Priyadarshan Banjan, editor for ChessBase India took the task to transcribed Vishy's press conference:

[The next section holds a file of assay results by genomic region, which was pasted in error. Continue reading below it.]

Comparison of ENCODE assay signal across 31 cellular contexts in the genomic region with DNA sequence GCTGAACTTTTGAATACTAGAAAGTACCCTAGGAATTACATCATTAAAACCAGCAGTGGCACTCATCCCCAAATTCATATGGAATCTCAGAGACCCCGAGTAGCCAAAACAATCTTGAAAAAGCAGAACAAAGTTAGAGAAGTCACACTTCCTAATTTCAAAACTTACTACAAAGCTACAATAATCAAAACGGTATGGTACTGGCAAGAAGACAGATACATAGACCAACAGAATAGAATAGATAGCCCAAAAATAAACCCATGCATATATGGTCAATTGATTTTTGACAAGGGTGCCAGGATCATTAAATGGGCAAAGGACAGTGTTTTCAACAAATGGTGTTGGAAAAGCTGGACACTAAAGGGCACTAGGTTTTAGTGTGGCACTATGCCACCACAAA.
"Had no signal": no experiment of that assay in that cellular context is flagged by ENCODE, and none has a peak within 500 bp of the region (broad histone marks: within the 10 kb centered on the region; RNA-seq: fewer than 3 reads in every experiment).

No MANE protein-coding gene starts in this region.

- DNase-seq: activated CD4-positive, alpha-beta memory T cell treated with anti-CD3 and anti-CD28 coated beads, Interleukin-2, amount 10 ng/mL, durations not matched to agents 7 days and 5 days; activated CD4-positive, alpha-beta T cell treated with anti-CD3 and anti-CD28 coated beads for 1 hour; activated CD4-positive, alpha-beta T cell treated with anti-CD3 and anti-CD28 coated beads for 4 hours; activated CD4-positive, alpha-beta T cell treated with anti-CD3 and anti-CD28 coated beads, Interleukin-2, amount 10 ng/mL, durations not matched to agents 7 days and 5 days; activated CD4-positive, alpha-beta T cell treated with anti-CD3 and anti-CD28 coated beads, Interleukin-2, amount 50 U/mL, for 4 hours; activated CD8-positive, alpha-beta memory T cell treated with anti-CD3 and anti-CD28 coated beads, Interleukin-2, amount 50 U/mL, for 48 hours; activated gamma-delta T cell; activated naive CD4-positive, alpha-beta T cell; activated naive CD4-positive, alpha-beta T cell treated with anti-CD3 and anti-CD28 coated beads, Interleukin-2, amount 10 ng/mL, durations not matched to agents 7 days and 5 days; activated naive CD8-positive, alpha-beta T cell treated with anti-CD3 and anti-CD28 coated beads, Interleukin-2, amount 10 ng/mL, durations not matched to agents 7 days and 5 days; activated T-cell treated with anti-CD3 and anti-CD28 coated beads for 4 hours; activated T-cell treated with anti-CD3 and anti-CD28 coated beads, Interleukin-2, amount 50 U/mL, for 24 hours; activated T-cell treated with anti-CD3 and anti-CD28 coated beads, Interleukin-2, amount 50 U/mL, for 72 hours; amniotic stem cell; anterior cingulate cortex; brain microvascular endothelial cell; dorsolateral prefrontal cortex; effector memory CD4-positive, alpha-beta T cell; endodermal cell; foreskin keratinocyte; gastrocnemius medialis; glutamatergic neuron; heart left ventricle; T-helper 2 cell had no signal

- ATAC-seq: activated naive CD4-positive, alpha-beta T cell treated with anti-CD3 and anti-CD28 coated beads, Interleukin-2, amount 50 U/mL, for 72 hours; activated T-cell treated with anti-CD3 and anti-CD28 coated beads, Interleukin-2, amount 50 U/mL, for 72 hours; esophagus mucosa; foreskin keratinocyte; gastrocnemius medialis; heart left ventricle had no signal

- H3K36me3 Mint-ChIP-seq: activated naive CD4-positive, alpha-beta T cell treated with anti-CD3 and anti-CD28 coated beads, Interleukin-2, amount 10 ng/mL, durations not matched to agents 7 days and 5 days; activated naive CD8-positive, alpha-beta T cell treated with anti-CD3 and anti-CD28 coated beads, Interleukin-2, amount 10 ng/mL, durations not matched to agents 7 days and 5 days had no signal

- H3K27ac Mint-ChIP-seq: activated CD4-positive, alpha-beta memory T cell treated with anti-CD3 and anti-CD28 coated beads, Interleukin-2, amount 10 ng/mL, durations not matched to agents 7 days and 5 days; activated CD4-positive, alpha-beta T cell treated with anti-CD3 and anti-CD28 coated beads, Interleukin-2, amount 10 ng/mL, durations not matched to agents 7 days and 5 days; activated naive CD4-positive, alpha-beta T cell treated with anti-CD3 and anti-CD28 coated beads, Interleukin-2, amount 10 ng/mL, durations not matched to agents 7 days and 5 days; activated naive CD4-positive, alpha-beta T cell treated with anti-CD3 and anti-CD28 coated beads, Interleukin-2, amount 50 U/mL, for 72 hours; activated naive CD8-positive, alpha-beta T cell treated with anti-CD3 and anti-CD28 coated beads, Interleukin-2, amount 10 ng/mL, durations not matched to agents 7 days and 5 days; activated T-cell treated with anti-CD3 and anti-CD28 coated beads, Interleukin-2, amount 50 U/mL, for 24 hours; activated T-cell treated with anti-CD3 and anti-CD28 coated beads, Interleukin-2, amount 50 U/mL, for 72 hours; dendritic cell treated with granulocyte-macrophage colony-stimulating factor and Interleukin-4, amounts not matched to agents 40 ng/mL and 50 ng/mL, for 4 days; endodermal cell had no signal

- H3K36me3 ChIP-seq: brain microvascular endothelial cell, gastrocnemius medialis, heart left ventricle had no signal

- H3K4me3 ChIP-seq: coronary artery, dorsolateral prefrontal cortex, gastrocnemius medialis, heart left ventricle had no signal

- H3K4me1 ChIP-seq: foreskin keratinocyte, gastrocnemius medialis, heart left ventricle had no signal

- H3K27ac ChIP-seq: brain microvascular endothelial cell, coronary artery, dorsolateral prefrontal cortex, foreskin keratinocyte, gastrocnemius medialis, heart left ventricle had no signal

[Event "10th Tal Memorial 2016"] [Site "Moscow"] [Date "2016.10.01"] [Round "?"] [White "Anand, Viswanathan"] [Black "Gelfand, Boris"] [Result "1-0"] [ECO "B31"] [WhiteElo "2776"] [BlackElo "2743"] [Annotator "Viswanathan Anand"] [PlyCount "116"] [EventDate "2016.??.??"] [EventType "tourn"] [EventCountry "RUS"] [SourceDate "2003.06.08"] 1. e4 c5 2. Nf3 Nc6 3. Bb5 g6 4. Bxc6 bxc6 5. O-O Bg7 6. Re1 Nh6 {This particular line is all the rage now. ...Nh6 is just exploding. To be honest, I had not been following the Rossolimo much but I noticed that Inarkiev played this against Gelfand. I was amazed that this had been bubbling underneath and it is hot now.} 7. c3 O-O 8. h3 d5 9. d3 c4 10. dxc4 dxe4 11. Qxd8 Rxd8 12. Rxe4 e5 13. Re1 f6 14. Nbd2 Nf7 {I decided to go for this endgame. The only difference is that we had prepared, instead of 15.Nb3 as in the Inarkiev-Gelfand match,} 15. Ne4 {this move.} f5 16. Neg5 {The whole idea is to get opposite-coloured bishops.} e4 17. Nxf7 {So I exchange everything and try to get that ending.} Kxf7 18. Bg5 Rd3 19. Nd4 Ba6 {to the extent of playing } 20. b3 c5 ({Basically, what I mean is} 20... Bxd4 21. cxd4 Rxd4 22. Rad1 $18 {because Black is missing all the dark squares here and White can even bring his king up the board and so on.}) {Of couse, he didn't give me the dark squared bishop.} 21. Ne2 h6 22. Be3 Rc8 {Here, I have to play} 23. h4 $1 { because otherwise, he can play ...g5, and ...f4 and get compensation for his dark squares.} Bf6 ({We were discussing} 23... Bb7 {to stop White's knight establishing itself on d5.}) 24. Nf4 Rdd8 25. Nd5 Bxh4 {It is very important that I bring his bishop to h4 before I take} 26. Bxh6 Bb7 27. g3 Bf6 ({Now, if he takes} 27... Bxd5 {Then I get the opposite-coloured bishops that I want.} 28. gxh4 (28. cxd5 Bf6 {maybe I can sac the exchange and try this as well, but that's speculative.}) 28... Be6 {Basically, the idea is to use the queenside pawn structure as a wall against the black bishop.} 29. Rad1 {Now the thing to remember is that if he goes} Rd3 30. Rxd3 exd3 31. Bg5 {I just take away the d8 square and he wil lose the d3 pawn for nothing. If he tries with ...Rc6, I will just play Bf4, f3, and win the bishop and pawn ending.}) 28. Nxf6 Kxf6 29. Be3 {Anyway I get the wall} Rd3 30. Kf1 {Why did I play Kf1?} ({Because suddenly I wasn't sure about} 30. Rac1 Rh8 31. Kf1 {looks winning, but surprisingly} Rxe3 32. fxe3 (32. Rxe3 Rh1+ $19) 32... Rh2 {It is difficult to get back the second rank and Black has some counterplay with Kg5, Kg4, etc. Somwhere, his counterplay can get out of hand, so I thought it would be irresponsible to allow that.}) 30... g5 {But here it is not that trivial because he is threatening to generate counterplay..} 31. Ke2 Rxc3 32. Rac1 { perhaps this is not ideal.} ({I could have tried} 32. Kd2 Rd3+ {to put it on c2 } 33. Kc2 {The point is that now that I am secure on e3, I can go to the h-file. With two rooks he cannot stop me from entering. With one rook it is possible to stop it with ...Kg6, and that is what he did in the game.}) 32... Rxc1 33. Rxc1 Rd8 ({What I am threatening is Rh1, and when he stops it with ... Kg6, I can go Rd1, and things should break down. There is this alternative} 33... Kg6 34. Rd1 Kh5 35. Rd7 Bc6 {Before he can play ...Kg4 and ...f4, I hammer it,} 36. Rg7 {so, it is difficult to execute this plan. The rook will loop around all over the place and it is difficult for his two pieces to control it.}) 34. Bxc5 {I don't see how to make progress without this. Now I find myself in a situation where I can't really enter...} f4 (34... Kg6 35. Be3 {and then go b4, b5. Already I can consider Rc2, d2 and the endgame.} (35. Bxa7 Ra8)) 35. gxf4 gxf4 36. Bxa7 e3 {I decided to go for this endgame with four pawns for the piece.} 37. Bxe3 ({It is important not to get distracted with} 37. fxe3 f3+ {And he can go Be4 which is just annoying as I will always be fighting against the f pawn. So, I decided that best is to just play the text.} ) 37... fxe3 38. Kxe3 Bc8 {I would most likely lose the f-pawn somewhere along the way, but the advantage for white is that in the meantime, if I build up the pawn strucure, let's say a6-c4, then I can just ditch the f-pawn.} 39. Rc2 Bf5 40. Rd2 Ra8 41. Kd4 Ke6 (41... Ra3 {is a good sameple line to understand this.} 42. Kc3 (42. Rb2 {I guess I don't want to do this, because he may use this chance to slide over to the queenside.}) 42... Bb1 {He is not threatening to take becauase of Kb2, but at the same time I cannot make progress. Then I found} 43. Kb4 Rxa2 44. Rxa2 Bxa2 45. Kc3 Bb1 46. Kd4 Ke6 47. b4 Kd6 48. b5 Bf5 49. f4 {he will never be able to stop both pawns. I was gonna double check this, but my hunch is this is just winning.}) 42. Kc3 Ke5 43. a4 Be4 {I think the important move in the ending was} 44. Kb4 (44. Re2 {was my original idea threatening f3..} Rf8 45. a5 Rf3+ 46. Kb4 Kd4 47. Rd2+ Bd3 48. a6 Rf8 {I was not sure about this.}) 44... Rb8+ {but here my rook is perfectly placed on d2.} 45. Ka3 {Now there is no going back for him. If he goes Ra8, I go b4-b5, and if he goes Rc8, I go a5. I guess it is just slowly winning.} Rf8 46. a5 Rf3 47. Kb4 Bb7 48. Rd8 Rxf2 49. Kc5 Rf6 50. Re8+ Kf4 51. b4 Rc6+ 52. Kd4 Rd6+ 53. Kc5 Rc6+ 54. Kb5 Rf6 55. Re7 Ba6+ 56. Kc5 Rf5+ 57. Kd4 Kf3 58. b5 Bxb5 {His king is cut off so far that I will get a Lucena anyway.} (58... Bxb5 59. cxb5 Rxb5 60. a6 Ra5 61. a7 Kf4 $18) 1-0